Tax Identification Numbers For Trusts

Trusts are common estate planning tools in which a person can transfer ownership of assets to the trust. While this person is alive, they retain control over the assets in their life. Upon their death, the assets are distributed to the beneficiaries named in the trust.

While the Person is Alive

A revocable trust uses the social security number of the person who created the trust. A revocable trust does not have to file its own tax return. All income is, instead reported in the same manner as any other income on the tax return of the trust creator. People who jointly own a revocable trust, such as a married couple, both hold the power to revoke the trust. This means that either person’s social security number can be used. Couples who file tax returns separately must be careful. The person who reports the income on their personal tax returns should be the same as the person whose social security number is used.

Irrevocable trusts cannot use the social security number of the trust creator. Instead, a taxpayer identification number from the IRS is required. It is at this point that the trust must file its own tax returns.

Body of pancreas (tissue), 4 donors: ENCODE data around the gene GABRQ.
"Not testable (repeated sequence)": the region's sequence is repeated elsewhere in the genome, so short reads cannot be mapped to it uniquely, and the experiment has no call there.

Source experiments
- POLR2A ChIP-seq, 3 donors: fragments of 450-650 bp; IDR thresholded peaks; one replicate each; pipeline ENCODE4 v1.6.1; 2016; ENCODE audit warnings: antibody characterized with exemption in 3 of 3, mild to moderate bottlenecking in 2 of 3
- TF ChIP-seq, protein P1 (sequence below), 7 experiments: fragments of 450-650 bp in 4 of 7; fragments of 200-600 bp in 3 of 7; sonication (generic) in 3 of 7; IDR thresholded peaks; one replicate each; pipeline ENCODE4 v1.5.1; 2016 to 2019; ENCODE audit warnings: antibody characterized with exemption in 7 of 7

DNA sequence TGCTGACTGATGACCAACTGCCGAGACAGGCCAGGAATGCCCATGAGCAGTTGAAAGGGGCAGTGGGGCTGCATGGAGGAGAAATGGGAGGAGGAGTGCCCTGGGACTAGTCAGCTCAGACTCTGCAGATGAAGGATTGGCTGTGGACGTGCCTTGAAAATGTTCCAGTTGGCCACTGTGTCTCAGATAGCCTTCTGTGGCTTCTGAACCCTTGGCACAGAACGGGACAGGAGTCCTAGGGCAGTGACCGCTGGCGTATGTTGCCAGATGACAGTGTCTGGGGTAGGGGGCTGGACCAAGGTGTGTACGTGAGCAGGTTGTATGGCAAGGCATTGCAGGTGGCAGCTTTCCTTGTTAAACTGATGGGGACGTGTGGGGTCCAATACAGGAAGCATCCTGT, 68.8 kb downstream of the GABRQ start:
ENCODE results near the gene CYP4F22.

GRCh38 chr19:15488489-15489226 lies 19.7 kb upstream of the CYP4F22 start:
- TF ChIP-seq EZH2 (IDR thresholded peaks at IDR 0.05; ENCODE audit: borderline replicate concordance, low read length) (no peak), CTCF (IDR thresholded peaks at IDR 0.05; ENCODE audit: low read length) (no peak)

After the Person is Deceased

Once the creator of the trust passes away, the trust becomes irrevocable and a taxpayer identification number (“TIN”) is required. For a married couple with a joint trust, when one of them passes away all or part of the trust may become irrevocable even though the other spouse is still alive. If any portion of the trust becomes irrevocable, it must have a TIN.

Applying for a TIN

Taxpayer identification numbers are often applied for online via  the IRS website. This application can be submitted by a trustee or a professional, such as a tax advisor or attorney. In order to finalize this application, the person filing will be required to provide the name of the trust, the trustee’s name, type of trust, and the date the trust was funded. The wording in this application can be tricky for those unfamiliar with trusts so consider consulting with a professional.

Once a Taxpayer Identification Number is created, this becomes the number that must be used on all accounts titled in the name of the trust. This number is, as the name suggests, how the IRS will identify the trust in the future.

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